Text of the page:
If you have never detoxed before, you may consider consulting with a practitioner who is well-versed in this process. It is important to establish a good foundation of nutrition along with core support including the vitamins, minerals, anti-oxidants, essential fatty acids, and enzymes that our bodies need to carry out a proper cleanse. For some, a more gentle initial cleanse may be in order. If your first experience is bad, you may never want to do it again. The purpose of a detox is to de-load your system, not to stress it out even more than it already is. As I have mentioned in previous articles, supporting our digestive and immune systems with high-quality prebiotics and probiotics is a must.

The liver is the workhorse of detoxification. A healthy gastrointestinal tract is key to success. Our kidneys, skin, and lungs also serve to filter and rid our bodies from unwanted chemicals as well. There are different phases of a proper detoxification plan. The length of a detox program is a personal choice and can vary from 10-30 days. Some cleansing programs may eliminate certain food groups and then gradually reintroduce them. This is especially helpful for those who are trying to identify specific food allergies, sensitivities, or intolerances. For others, it may not be necessary and a regular diet can be consumed. Obviously, trying to eat as clean as possible and avoiding processed foods will serve you well.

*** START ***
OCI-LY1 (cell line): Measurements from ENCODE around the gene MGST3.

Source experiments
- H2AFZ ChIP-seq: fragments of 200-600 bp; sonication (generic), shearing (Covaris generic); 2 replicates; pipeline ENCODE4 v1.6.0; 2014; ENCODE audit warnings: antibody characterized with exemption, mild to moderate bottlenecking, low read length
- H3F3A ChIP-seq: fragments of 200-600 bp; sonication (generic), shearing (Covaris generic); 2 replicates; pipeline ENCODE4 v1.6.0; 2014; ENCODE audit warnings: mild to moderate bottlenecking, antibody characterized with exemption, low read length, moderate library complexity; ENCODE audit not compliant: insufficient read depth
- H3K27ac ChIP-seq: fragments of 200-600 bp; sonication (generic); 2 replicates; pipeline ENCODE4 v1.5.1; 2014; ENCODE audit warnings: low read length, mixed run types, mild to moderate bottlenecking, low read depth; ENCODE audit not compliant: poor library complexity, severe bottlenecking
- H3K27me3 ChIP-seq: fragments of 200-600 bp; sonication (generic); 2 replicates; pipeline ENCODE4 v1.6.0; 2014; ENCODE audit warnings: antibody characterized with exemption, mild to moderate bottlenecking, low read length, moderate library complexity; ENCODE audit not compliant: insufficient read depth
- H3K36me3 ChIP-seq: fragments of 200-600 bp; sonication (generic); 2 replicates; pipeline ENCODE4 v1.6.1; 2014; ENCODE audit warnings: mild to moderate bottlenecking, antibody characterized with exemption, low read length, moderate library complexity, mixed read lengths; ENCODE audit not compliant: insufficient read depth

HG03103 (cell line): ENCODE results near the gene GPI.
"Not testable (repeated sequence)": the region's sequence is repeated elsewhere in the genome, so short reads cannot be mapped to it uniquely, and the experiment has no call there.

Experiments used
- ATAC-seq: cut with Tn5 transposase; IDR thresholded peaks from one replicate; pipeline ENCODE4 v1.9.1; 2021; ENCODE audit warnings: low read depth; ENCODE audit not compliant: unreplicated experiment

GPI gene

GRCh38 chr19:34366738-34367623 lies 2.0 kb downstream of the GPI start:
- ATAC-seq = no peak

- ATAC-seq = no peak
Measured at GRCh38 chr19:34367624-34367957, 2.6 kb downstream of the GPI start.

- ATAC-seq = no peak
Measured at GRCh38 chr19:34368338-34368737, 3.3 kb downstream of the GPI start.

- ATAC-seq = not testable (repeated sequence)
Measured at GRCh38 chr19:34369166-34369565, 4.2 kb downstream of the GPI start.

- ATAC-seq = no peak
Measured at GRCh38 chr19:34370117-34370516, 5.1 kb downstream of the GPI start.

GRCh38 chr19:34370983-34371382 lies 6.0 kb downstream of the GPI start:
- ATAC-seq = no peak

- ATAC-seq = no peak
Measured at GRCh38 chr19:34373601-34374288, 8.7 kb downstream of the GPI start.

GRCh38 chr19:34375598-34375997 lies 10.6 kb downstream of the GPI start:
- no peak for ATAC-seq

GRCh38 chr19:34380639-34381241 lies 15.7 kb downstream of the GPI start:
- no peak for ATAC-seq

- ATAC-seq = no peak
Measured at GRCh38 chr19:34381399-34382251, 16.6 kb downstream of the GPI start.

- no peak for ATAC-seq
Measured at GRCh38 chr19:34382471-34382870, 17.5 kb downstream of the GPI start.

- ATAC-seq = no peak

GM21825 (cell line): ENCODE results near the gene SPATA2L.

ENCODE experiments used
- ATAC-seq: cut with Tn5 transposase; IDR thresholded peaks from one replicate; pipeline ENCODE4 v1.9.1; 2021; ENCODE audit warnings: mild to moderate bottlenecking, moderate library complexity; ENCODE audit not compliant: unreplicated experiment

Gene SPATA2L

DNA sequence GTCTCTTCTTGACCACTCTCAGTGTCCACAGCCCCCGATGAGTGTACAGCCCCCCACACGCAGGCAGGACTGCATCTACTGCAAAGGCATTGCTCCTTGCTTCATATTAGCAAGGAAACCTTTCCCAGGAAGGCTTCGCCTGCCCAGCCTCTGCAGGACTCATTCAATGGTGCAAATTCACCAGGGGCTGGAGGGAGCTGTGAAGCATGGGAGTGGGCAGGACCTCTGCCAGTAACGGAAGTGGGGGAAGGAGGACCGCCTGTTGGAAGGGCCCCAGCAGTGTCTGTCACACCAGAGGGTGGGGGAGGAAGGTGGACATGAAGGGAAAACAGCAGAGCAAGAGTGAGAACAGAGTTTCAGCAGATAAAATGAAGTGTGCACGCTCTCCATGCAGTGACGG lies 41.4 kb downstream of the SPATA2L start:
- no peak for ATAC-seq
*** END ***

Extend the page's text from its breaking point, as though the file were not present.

Without getting into detailed biochemistry, the phases of detoxification include the enzymatic breakdown and processing of harmful chemicals harbored in our systems. Water-soluble toxins are mostly handled by the kidneys and eliminated through the urine. A small percentage of water-soluble substances are eliminated through our skin in the form of sweat. Some fat-soluble toxins can be converted into a water-soluble form through a process known as conjugation. Once conjugated by the liver, they can be transported to and eliminated by the kidneys. Residual fat-soluble compounds are primarily eliminated through the colon. Some are released through the oil ducts in our skin. With proper support (nutrients, enzymes, and cofactors), these biochemical processes effectively cleanse our systems and support health on a cellular level.

A good detoxification regimen can have a powerful impact on your health without causing untoward side effects. When your body is clean on the inside, you will sparkle and shine on the outside, just like your freshly-cleaned home. Spring-clean your body and optimize your health!

Lisa Profera, MD, is the Owner and Founder of PROJUVU MD Aesthetics and Lifestyle Medicine. Please note that the information in this article has been designed to help educate the reader regarding the subject matter covered. This information is provided with the understanding that the author and any other entity referenced here are not liable for the misconception or misuse of the information provided. It is not provided to diagnose, prescribe, or treat any disease, illness, or injured condition of the body. The provider of this information shall have neither liability nor responsibility to any person or entity concerning any loss, damage, or injury caused or alleged to be caused directly or indirectly by this information. The information presented is in no way intended as a substitute for medical counseling or care. Anyone suffering from any disease, illness, or injury should consult a qualified healthcare professional. These statements have not been evaluated by the FDA.